So how reliable is Reed as an historian? In answer, three points could be made,albeit from a purely personal perspective:
1. It’s heartening that, even though Reed suspects Talmudist involvement in the English Civil War, he is at particular pains to state that he has no evidence to back this up. I think this indicates the careful use he made of the evidence that he did have at his disposal.
2. Reed could be charged with something rather like anti-Semitism in view of the fact that he seems to consider the Khazars (the Turkic group which seems to have formed the original basis of Ashkenazi Jewry) as somehow worse than other groups of people. He frequently contrasts “Asiatic barbarism” with the glories of civilized Western Christendom. I have to say, it always makes me feel rather uncomfortable when he does this. I doubt that the West is all that civilised – as George Gurdjieff once said, Western civilization is really just a lot of violence covered over with fine words. Gurdjieff also said that Europeans usually had very little understanding of quite how rich and subtle Asian cultures really were. I think Reed, as a natural conservative, may have fallen into this trap.
3. Nevertheless, even though he was in some ways something of a tweed-wearing fuddy-duddy – or whatever else you want to call him – he had this openness of mind that’s always refreshing to encounter. It’s noticeable, for example, that he speaks warmly of both Mikhail Bakunin and Ernest Bevin, who were both very much left-wing in their politics – the first a fiery Russian anarchist revolutionary (whose strong anti-monotheism comes out when he warmly commented, “If God really existed, it would be necessary to abolish him”), the second a down-to-earth British Labour Party Foreign Secretary. Reed’s feeling of kinship with both these men marks him as a fundamentally honest and humane man.
But to turn back to Bakunin for a moment: after reading Reed, Bakunin’s Polemique contre les Juifs (Polemic against the Jews) now makes more sense in someone who was otherwise such an internationalist, and such a supporter of human brotherhood. The same goes for the widespread suspicions of Jewish ambitions among other radical socialists and anarchists in the 19th century. These were people on the front line against the abuse of power, and were simply not to be put off by authoritarian strictures on what they were supposed to think. They saw the roots of exploitation with their own eyes, and were not unaware that Jewish individuals were working to consolidate power – not openly, but in the corridors of power and in faux-revolutionary movements like the Marxist International, as well as in Zionism, and through the special favor given to moneyed interests by European and American governments.
Secrecy seems always to be a keynote of these dark endeavors – a point which perhaps shouldn’t be lost on us when we remember how “national security interests” are always being brought up in support of our governments’ unwillingness to share information on what they’re actually doing. Even men in positions of power, like Benjamin Disraeli, whose Jewish background seems to have made him more open-eyed with regard to the modus operandi of certain Jews, and Ernest Bevin who was effectively in charge of Palestine immediately after the Second World War, could only do so much in publicizing what was going on behind the scenes. They felt a certain amount of vulnerability, as though they sensed that the power they had access to could be withdrawn if they revealed too much. Or indeed, that ordinary Jews – the great mass of decent Jewish people who were themselves being manipulated – could find themselves in danger if public opinion turned against all Jews as an enemy of the human race.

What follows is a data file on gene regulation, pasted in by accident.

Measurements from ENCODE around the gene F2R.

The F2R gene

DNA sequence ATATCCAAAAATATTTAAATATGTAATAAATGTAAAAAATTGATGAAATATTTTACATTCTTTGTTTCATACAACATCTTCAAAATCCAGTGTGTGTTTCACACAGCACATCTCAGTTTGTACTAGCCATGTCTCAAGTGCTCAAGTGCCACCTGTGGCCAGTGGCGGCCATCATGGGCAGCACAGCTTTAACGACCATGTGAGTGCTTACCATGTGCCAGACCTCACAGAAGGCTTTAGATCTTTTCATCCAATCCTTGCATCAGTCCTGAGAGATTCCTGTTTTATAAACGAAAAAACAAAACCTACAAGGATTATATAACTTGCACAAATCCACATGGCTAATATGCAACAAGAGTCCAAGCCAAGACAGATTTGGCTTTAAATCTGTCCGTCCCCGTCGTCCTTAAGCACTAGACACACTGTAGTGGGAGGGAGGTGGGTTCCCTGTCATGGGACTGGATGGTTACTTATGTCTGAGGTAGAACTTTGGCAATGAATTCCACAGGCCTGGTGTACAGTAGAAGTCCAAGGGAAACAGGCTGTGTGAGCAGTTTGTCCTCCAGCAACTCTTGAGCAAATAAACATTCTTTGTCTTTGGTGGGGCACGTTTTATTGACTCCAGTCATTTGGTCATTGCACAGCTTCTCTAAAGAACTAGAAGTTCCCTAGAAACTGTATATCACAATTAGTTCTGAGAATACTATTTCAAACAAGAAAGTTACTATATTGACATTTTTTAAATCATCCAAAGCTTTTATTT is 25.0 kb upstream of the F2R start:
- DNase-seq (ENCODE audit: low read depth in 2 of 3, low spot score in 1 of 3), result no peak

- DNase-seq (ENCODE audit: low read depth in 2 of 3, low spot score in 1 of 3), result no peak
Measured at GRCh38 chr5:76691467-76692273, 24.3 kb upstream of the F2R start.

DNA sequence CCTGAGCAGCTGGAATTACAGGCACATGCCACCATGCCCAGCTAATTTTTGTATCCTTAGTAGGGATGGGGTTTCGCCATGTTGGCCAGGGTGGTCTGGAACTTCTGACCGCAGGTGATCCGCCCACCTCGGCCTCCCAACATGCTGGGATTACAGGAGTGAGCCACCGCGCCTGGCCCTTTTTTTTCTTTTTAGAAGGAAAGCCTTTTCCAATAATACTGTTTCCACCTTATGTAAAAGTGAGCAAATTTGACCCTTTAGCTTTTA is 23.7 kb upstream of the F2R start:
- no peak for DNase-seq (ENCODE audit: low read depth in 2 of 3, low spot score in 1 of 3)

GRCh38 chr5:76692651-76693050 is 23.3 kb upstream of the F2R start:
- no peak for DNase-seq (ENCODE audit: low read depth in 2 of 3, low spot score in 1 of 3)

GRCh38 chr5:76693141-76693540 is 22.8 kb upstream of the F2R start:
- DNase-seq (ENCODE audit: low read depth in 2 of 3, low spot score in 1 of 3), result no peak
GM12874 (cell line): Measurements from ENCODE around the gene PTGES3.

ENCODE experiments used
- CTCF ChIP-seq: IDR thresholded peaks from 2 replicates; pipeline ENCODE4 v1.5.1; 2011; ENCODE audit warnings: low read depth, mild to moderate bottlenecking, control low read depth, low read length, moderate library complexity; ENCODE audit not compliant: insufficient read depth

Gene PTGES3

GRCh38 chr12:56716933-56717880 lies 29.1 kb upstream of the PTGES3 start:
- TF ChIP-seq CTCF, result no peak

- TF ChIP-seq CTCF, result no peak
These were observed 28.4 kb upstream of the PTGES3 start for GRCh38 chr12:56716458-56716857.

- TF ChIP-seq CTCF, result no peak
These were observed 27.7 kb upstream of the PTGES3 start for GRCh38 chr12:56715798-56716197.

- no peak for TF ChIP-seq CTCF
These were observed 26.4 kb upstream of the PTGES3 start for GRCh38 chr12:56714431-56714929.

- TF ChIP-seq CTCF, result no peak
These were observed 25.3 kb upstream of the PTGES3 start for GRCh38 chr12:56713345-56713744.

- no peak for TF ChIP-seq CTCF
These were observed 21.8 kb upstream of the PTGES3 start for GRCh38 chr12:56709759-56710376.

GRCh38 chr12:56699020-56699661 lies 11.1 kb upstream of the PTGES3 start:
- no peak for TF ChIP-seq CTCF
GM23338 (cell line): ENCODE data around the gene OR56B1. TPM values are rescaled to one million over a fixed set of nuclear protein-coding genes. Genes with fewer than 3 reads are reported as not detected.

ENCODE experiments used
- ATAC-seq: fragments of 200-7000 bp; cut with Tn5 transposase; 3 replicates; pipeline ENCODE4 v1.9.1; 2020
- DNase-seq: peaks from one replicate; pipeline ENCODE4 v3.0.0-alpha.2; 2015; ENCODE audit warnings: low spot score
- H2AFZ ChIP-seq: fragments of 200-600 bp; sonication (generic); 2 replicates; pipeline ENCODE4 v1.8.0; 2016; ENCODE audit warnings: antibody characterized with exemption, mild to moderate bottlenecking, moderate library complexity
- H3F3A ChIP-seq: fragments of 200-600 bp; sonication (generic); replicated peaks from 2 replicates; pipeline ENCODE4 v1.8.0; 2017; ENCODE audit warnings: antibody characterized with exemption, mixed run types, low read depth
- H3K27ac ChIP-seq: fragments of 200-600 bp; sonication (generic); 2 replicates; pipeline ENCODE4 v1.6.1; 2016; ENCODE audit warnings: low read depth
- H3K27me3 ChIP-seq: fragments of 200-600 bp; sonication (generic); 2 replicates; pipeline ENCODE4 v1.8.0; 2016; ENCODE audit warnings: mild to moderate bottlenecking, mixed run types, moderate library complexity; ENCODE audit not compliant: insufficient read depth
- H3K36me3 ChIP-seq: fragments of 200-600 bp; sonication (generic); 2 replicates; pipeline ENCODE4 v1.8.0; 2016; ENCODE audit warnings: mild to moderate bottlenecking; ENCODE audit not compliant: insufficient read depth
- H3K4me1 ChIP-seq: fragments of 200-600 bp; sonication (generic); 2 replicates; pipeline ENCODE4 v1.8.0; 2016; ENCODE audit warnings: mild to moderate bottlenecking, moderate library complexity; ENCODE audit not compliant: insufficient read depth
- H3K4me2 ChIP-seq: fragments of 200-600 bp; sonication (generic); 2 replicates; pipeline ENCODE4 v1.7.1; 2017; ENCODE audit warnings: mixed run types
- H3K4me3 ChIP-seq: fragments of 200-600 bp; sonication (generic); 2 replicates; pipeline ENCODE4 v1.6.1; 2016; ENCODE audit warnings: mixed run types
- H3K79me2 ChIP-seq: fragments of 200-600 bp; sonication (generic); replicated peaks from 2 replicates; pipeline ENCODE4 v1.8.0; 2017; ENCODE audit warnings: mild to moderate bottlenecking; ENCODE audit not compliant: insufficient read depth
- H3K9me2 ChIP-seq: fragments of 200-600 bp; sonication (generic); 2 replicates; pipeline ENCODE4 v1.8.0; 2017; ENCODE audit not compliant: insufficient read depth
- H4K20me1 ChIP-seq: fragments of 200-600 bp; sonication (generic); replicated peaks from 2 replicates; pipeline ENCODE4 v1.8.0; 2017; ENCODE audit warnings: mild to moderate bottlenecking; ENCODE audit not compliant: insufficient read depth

Of course, it’s not Jews who are the problem, and Reed never says this. But there do seem to be some who use the Jewish question as a rationale to promote violence and exploitation throughout Europe and the Middle East. Heroic civil servants like James Forrestal in Washington could do what they could to air their misgivings to their masters about Zionist plans – but to little avail. The tragedy still plays out in the concentration camp of Gaza today.
In the end, it’s the monotheistic character of the Jewish and Christian religions that has itself been used as part of a political programme to consolidate power in the hands of a few. Yahweh is at the apex of the pyramid of power. Everyone’s bamboozled – revolutionaries and partisans of all sorts are constantly duped and made to turn against each other.
What does this mean for us? Perhaps that the only effective revolution can be achieved by a network of people devoted to an eager exploration of the truth. Only knowledge of how our masters have worked, and are still working, allows us poor schmucks a chance to see how we are being lied to and manipulated. The Controversy of Zion is important because it reveals something of that, and it’s ironic that in doing that, it has itself become one of the most controversial books ever.
Philosophers stone – selected views from the boat http://philosophers-stone.co.uk